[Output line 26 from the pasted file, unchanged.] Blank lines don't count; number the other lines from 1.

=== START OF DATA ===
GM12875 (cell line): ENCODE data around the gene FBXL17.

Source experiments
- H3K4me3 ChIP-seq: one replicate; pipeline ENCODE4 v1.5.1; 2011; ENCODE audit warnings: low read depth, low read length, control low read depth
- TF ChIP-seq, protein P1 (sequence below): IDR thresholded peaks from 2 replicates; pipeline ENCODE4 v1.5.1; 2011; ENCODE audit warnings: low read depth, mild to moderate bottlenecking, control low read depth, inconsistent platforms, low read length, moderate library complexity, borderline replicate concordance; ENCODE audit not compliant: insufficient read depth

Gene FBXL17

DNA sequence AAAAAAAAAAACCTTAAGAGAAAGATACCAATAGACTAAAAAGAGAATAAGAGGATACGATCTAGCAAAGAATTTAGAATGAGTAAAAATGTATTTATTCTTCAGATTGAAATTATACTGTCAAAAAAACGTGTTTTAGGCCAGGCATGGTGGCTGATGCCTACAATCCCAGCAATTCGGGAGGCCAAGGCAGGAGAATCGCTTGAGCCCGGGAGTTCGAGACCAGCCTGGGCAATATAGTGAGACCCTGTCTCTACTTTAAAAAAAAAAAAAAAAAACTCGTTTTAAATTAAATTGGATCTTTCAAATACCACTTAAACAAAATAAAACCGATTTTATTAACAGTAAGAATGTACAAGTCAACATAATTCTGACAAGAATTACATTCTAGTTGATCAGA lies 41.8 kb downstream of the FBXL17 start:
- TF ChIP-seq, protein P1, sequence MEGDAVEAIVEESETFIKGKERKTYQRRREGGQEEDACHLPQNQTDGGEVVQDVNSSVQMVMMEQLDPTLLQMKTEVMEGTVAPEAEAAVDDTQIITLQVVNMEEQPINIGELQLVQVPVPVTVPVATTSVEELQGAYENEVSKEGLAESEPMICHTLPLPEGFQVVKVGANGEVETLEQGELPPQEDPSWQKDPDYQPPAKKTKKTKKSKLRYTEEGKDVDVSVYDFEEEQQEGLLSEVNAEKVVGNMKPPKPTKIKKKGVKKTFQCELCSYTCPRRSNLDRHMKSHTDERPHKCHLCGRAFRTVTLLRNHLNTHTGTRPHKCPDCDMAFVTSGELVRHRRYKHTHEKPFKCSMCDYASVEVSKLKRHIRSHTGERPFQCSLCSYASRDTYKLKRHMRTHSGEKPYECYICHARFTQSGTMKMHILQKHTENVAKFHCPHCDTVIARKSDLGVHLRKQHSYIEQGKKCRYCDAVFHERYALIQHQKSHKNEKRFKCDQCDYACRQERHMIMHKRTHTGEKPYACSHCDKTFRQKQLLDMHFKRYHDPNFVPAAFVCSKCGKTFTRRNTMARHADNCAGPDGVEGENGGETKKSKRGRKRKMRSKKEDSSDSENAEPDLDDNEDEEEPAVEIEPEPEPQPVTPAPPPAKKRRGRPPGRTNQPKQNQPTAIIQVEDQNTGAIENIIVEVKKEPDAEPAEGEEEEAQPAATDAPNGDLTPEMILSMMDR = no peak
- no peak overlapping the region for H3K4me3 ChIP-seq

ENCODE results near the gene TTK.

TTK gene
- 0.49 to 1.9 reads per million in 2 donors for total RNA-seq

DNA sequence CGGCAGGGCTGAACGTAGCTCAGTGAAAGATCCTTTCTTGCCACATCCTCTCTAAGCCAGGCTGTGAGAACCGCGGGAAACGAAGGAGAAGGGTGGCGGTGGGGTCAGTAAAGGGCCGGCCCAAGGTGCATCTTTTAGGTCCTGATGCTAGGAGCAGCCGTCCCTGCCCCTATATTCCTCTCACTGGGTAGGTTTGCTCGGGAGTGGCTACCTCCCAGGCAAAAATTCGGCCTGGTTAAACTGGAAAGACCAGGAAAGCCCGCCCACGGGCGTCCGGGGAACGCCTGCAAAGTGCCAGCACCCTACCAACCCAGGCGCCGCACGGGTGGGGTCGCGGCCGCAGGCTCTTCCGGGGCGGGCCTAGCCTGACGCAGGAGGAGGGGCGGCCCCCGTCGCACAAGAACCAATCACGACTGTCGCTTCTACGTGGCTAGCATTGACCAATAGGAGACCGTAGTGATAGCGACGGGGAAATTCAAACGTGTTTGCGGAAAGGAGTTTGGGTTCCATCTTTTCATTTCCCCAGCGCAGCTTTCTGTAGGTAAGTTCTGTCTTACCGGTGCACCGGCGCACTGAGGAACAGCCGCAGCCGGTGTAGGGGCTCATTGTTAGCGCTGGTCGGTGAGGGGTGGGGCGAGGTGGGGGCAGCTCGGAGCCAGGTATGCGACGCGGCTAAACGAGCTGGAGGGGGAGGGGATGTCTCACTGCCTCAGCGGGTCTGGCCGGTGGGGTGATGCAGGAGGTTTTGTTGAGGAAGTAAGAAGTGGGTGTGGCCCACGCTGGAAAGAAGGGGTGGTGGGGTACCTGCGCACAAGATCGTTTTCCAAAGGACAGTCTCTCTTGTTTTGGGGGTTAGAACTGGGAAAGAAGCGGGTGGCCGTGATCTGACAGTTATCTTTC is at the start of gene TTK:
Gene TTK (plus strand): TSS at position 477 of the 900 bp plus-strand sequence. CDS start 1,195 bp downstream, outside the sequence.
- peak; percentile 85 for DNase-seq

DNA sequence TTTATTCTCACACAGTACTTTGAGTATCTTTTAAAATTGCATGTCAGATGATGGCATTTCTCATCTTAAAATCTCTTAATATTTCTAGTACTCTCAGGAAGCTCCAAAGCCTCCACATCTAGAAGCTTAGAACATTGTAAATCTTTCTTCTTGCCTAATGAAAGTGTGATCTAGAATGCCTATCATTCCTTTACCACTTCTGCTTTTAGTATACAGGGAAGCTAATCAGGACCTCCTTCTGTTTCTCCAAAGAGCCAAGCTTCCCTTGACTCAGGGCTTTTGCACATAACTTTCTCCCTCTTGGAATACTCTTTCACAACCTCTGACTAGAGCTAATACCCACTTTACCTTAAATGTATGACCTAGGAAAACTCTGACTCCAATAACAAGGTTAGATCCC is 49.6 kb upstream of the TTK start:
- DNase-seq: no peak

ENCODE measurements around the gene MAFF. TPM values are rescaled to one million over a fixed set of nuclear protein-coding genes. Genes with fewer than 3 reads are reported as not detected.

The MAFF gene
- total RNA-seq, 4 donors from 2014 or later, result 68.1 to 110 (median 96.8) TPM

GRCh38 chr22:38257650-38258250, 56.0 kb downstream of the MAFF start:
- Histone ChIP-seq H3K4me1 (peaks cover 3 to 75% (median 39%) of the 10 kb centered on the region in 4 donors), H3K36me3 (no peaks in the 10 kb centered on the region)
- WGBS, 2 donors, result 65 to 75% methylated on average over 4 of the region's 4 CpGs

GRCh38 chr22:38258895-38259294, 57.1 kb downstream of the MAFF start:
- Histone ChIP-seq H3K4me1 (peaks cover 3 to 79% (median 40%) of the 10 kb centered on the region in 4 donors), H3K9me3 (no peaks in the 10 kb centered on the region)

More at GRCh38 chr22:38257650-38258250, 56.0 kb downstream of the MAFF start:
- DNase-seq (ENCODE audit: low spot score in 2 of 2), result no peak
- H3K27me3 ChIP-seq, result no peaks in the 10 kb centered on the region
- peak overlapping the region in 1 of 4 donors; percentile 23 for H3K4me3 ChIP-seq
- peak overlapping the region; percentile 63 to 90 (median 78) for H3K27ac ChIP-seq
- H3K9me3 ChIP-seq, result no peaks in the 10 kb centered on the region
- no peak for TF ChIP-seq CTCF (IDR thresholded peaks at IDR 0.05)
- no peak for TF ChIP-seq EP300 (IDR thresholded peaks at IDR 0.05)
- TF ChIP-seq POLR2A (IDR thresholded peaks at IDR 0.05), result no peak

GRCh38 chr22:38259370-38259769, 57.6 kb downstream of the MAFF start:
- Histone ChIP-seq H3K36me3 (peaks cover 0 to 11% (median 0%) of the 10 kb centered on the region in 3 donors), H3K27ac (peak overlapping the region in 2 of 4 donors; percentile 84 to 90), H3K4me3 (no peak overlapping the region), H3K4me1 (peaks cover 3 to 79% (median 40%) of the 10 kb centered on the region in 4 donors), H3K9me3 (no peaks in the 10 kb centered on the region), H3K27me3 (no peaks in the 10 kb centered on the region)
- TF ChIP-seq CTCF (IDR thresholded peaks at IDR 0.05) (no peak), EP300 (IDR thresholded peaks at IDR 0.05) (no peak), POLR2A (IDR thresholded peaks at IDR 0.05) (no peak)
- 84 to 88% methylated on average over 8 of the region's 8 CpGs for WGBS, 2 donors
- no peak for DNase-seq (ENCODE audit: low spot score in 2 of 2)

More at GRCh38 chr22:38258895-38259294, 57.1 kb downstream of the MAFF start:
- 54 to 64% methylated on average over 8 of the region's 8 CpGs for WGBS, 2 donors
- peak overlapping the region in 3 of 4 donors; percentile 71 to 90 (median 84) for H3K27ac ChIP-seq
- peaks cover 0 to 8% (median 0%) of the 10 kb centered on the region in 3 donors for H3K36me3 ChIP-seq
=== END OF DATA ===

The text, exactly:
- DNase-seq (ENCODE audit: low spot score in 2 of 2), result no peak